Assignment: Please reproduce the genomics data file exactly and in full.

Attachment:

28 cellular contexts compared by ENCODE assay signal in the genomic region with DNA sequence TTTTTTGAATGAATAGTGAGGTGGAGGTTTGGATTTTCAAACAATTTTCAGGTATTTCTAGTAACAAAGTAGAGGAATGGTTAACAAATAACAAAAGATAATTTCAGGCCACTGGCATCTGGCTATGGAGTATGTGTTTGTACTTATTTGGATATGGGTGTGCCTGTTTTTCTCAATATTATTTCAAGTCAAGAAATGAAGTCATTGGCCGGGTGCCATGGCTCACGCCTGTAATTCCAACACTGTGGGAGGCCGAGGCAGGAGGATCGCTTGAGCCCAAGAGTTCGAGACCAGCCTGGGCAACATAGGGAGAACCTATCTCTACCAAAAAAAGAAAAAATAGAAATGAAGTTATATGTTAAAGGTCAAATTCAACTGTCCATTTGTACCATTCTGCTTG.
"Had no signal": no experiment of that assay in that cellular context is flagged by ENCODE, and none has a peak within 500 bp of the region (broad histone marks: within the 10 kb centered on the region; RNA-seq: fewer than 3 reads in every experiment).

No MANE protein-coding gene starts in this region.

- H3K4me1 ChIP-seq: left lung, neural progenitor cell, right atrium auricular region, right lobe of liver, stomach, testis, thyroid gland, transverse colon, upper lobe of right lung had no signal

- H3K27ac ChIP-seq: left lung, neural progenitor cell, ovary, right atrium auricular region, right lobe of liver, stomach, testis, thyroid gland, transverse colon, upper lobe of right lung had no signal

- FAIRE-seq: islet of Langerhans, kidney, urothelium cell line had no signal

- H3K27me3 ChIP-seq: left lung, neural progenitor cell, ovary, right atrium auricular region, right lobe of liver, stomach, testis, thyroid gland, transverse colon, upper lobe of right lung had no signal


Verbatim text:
28 cellular contexts compared by ENCODE assay signal in the genomic region with DNA sequence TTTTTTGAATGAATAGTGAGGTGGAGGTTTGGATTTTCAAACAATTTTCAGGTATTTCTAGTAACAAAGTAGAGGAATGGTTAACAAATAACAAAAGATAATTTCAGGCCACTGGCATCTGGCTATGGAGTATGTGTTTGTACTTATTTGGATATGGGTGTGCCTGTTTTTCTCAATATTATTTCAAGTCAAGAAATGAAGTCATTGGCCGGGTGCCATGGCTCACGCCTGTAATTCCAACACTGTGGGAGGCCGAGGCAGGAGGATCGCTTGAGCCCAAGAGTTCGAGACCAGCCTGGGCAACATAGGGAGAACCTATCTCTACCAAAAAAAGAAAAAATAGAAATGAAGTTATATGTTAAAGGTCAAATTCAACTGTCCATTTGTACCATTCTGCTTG.
"Had no signal": no experiment of that assay in that cellular context is flagged by ENCODE, and none has a peak within 500 bp of the region (broad histone marks: within the 10 kb centered on the region; RNA-seq: fewer than 3 reads in every experiment).

No MANE protein-coding gene starts in this region.

- H3K4me1 ChIP-seq: left lung, neural progenitor cell, right atrium auricular region, right lobe of liver, stomach, testis, thyroid gland, transverse colon, upper lobe of right lung had no signal

- H3K27ac ChIP-seq: left lung, neural progenitor cell, ovary, right atrium auricular region, right lobe of liver, stomach, testis, thyroid gland, transverse colon, upper lobe of right lung had no signal

- FAIRE-seq: islet of Langerhans, kidney, urothelium cell line had no signal

- H3K27me3 ChIP-seq: left lung, neural progenitor cell, ovary, right atrium auricular region, right lobe of liver, stomach, testis, thyroid gland, transverse colon, upper lobe of right lung had no signal